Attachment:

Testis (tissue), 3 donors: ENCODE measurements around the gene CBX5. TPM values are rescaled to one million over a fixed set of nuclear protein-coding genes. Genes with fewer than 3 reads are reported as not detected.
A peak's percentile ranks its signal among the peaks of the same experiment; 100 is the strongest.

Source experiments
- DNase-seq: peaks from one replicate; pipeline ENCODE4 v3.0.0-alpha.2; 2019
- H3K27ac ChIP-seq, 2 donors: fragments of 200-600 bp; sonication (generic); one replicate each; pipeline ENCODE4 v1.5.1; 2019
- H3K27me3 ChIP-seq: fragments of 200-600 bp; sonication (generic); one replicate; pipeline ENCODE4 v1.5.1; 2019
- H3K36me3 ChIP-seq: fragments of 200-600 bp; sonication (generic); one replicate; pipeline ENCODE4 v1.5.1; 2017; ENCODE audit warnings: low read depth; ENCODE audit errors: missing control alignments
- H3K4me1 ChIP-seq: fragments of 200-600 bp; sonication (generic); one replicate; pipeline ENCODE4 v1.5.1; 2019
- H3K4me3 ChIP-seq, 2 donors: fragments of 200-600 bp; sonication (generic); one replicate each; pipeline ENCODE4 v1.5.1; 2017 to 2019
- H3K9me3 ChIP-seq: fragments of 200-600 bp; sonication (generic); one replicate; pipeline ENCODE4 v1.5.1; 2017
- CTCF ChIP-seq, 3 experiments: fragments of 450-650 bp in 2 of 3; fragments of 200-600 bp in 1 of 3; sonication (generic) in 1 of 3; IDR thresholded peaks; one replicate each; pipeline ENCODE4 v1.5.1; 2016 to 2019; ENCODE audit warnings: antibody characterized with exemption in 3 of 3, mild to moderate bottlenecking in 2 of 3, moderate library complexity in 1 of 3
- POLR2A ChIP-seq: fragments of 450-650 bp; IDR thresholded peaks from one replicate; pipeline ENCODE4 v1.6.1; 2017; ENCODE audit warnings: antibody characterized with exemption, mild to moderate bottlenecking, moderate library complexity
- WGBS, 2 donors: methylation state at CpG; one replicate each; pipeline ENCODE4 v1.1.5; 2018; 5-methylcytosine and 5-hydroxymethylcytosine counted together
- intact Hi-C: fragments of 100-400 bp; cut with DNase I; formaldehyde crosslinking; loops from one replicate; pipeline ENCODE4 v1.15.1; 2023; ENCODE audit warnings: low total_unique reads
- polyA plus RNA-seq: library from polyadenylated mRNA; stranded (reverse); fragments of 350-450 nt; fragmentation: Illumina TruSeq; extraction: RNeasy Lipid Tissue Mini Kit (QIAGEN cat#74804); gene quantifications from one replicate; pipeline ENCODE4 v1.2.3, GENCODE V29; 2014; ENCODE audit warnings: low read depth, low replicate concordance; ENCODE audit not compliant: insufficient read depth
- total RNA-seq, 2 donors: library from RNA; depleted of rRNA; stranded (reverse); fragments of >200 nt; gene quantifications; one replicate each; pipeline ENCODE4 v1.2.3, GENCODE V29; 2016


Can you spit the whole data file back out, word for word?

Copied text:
Testis (tissue), 3 donors: ENCODE measurements around the gene CBX5. TPM values are rescaled to one million over a fixed set of nuclear protein-coding genes. Genes with fewer than 3 reads are reported as not detected.
A peak's percentile ranks its signal among the peaks of the same experiment; 100 is the strongest.

Source experiments
- DNase-seq: peaks from one replicate; pipeline ENCODE4 v3.0.0-alpha.2; 2019
- H3K27ac ChIP-seq, 2 donors: fragments of 200-600 bp; sonication (generic); one replicate each; pipeline ENCODE4 v1.5.1; 2019
- H3K27me3 ChIP-seq: fragments of 200-600 bp; sonication (generic); one replicate; pipeline ENCODE4 v1.5.1; 2019
- H3K36me3 ChIP-seq: fragments of 200-600 bp; sonication (generic); one replicate; pipeline ENCODE4 v1.5.1; 2017; ENCODE audit warnings: low read depth; ENCODE audit errors: missing control alignments
- H3K4me1 ChIP-seq: fragments of 200-600 bp; sonication (generic); one replicate; pipeline ENCODE4 v1.5.1; 2019
- H3K4me3 ChIP-seq, 2 donors: fragments of 200-600 bp; sonication (generic); one replicate each; pipeline ENCODE4 v1.5.1; 2017 to 2019
- H3K9me3 ChIP-seq: fragments of 200-600 bp; sonication (generic); one replicate; pipeline ENCODE4 v1.5.1; 2017
- CTCF ChIP-seq, 3 experiments: fragments of 450-650 bp in 2 of 3; fragments of 200-600 bp in 1 of 3; sonication (generic) in 1 of 3; IDR thresholded peaks; one replicate each; pipeline ENCODE4 v1.5.1; 2016 to 2019; ENCODE audit warnings: antibody characterized with exemption in 3 of 3, mild to moderate bottlenecking in 2 of 3, moderate library complexity in 1 of 3
- POLR2A ChIP-seq: fragments of 450-650 bp; IDR thresholded peaks from one replicate; pipeline ENCODE4 v1.6.1; 2017; ENCODE audit warnings: antibody characterized with exemption, mild to moderate bottlenecking, moderate library complexity
- WGBS, 2 donors: methylation state at CpG; one replicate each; pipeline ENCODE4 v1.1.5; 2018; 5-methylcytosine and 5-hydroxymethylcytosine counted together
- intact Hi-C: fragments of 100-400 bp; cut with DNase I; formaldehyde crosslinking; loops from one replicate; pipeline ENCODE4 v1.15.1; 2023; ENCODE audit warnings: low total_unique reads
- polyA plus RNA-seq: library from polyadenylated mRNA; stranded (reverse); fragments of 350-450 nt; fragmentation: Illumina TruSeq; extraction: RNeasy Lipid Tissue Mini Kit (QIAGEN cat#74804); gene quantifications from one replicate; pipeline ENCODE4 v1.2.3, GENCODE V29; 2014; ENCODE audit warnings: low read depth, low replicate concordance; ENCODE audit not compliant: insufficient read depth
- total RNA-seq, 2 donors: library from RNA; depleted of rRNA; stranded (reverse); fragments of >200 nt; gene quantifications; one replicate each; pipeline ENCODE4 v1.2.3, GENCODE V29; 2016